Blockchain, the Emerging Platform for Manufacturing 4.0

This white paper explores how distributed ledgers will serve as open platforms for strategy delivery in the fourth industrial revolution.

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This white paper, brought to you by the Brightline Initiative and the Blockchain Research Institute, explores how distributed ledgers will serve as open platforms for strategy delivery in the fourth industrial revolution. Blockchain technology will support strategies that integrate additive manufacturing, augmented reality, artificial intelligence, the Internet of Things, and big data analytics across supply chains, from design and sourcing to delivery and usage.

Idea in Brief

As organizations start to embrace manufacturing 4.0, the focus shifts to the integration of heterogeneous participants across the manufacturing ecosystem to enable fine-grained and responsive networks of distributed manufacturing activities. What is missing is a common and trusted platform that facilitates relationships between companies of different sizes across the value chain to build harmonized applications on an ecosystem level.

Breaking informational silos, blockchain facilitates the transparent, secure, and controlled exchange of data across organizational boundaries. It could thereby serve as a trusted industry-wide platform for collaborative value-creation activities to orchestrate and manage local or geographically dispersed manufacturing activities.

Illustrating the potential impact of blockchain in manufacturing, this whitepaper discusses four use cases that have been the focus of attention in the manufacturing industry: Connecting distributed manufacturing resources:

  • A blockchain-based platform facilitates interactions between buyers and manufacturers with smart contracts to streamline production processes and tokens to provide incentives for participants.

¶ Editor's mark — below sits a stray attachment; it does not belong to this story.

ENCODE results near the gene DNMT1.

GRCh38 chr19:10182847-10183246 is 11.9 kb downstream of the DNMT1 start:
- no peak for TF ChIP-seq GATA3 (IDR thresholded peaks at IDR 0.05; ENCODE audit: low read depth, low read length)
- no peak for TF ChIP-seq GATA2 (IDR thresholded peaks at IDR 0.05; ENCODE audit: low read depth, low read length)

• Securing the end-to-end additive manufacturing (AM) process: Blockchain and smart contracts serve as security layer and middleware to integrate the digital thread, underpinning all transactions for AM.

  • Enabling asset life-cycle management: Blockchain facilitates a shared and immutable product memory and provides a trail of actionable data over an asset life cycle between multiple parties.

  • Increasing supply-chain visibility: Blockchain provides near real-time deep-tier supply-chain visibility by onboarding all parties and their transactions in a supply chain on a single shared ledger.

These use cases provide only a glimpse of the transformative changes of established business models in the manufacturing ecosystem, as real-time access to actionable data and control unleashes a new era of decentralized and software-defined manufacturing.

Despite great potential, the application of blockchain technology in the manufacturing industry is still in its infancy. This research studies major implementation challenges related to choosing a suitable blockchain protocol, safeguarding the physical-digital interface, guaranteeing network and user interface security, and evaluating the application scope for smart contacts. Go-forward recommendations provide companies with advice on where to start with blockchain innovation.

Published on 5 November 2018, by Blockchain Research Institute